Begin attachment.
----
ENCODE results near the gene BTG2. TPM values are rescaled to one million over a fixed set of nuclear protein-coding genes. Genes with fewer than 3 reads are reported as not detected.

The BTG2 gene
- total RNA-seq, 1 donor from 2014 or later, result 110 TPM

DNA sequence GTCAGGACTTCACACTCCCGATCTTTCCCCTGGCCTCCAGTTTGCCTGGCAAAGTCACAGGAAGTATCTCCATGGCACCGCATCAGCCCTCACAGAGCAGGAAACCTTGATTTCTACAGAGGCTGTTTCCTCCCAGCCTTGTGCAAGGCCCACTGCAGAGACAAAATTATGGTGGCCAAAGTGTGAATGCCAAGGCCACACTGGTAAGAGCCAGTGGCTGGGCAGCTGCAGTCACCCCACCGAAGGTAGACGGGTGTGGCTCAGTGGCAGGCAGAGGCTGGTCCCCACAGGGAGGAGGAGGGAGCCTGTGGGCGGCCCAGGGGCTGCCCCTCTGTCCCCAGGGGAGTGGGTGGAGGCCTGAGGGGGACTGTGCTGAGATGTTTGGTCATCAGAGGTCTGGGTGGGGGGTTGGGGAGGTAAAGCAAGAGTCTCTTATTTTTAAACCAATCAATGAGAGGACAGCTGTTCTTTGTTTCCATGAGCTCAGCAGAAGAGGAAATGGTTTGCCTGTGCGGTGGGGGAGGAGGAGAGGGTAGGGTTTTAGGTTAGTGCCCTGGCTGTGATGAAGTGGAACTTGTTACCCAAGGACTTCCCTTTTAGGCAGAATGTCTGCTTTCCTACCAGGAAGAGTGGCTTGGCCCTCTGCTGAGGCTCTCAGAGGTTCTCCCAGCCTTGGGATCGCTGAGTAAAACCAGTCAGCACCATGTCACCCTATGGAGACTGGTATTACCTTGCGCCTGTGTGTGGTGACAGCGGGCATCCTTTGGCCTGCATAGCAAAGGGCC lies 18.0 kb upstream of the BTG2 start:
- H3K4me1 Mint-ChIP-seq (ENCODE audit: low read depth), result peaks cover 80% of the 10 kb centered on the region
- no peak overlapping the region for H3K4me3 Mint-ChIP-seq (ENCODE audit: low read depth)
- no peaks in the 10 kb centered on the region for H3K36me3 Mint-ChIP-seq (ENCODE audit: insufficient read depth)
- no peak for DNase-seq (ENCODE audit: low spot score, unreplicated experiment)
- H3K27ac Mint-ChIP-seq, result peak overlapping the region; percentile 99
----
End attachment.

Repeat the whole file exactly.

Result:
ENCODE results near the gene BTG2. TPM values are rescaled to one million over a fixed set of nuclear protein-coding genes. Genes with fewer than 3 reads are reported as not detected.

The BTG2 gene
- total RNA-seq, 1 donor from 2014 or later, result 110 TPM

DNA sequence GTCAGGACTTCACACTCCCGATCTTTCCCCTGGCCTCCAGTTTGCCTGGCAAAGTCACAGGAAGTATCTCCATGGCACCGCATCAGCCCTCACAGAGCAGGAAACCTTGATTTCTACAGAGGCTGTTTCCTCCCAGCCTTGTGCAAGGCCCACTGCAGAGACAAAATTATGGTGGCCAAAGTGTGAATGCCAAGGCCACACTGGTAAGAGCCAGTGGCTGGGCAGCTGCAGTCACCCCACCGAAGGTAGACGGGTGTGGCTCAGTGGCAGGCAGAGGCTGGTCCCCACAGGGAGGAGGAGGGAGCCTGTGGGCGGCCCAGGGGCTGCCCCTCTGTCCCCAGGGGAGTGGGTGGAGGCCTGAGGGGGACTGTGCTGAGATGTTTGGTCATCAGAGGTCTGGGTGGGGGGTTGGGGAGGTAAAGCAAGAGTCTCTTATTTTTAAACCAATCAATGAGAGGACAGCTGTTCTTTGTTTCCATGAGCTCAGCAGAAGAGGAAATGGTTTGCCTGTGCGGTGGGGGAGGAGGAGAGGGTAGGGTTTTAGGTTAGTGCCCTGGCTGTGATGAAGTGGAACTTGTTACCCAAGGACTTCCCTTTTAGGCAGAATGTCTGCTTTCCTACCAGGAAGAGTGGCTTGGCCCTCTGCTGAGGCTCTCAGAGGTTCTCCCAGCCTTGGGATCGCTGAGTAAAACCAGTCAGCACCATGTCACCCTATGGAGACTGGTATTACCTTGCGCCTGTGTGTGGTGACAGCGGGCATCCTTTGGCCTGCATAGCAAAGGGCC lies 18.0 kb upstream of the BTG2 start:
- H3K4me1 Mint-ChIP-seq (ENCODE audit: low read depth), result peaks cover 80% of the 10 kb centered on the region
- no peak overlapping the region for H3K4me3 Mint-ChIP-seq (ENCODE audit: low read depth)
- no peaks in the 10 kb centered on the region for H3K36me3 Mint-ChIP-seq (ENCODE audit: insufficient read depth)
- no peak for DNase-seq (ENCODE audit: low spot score, unreplicated experiment)
- H3K27ac Mint-ChIP-seq, result peak overlapping the region; percentile 99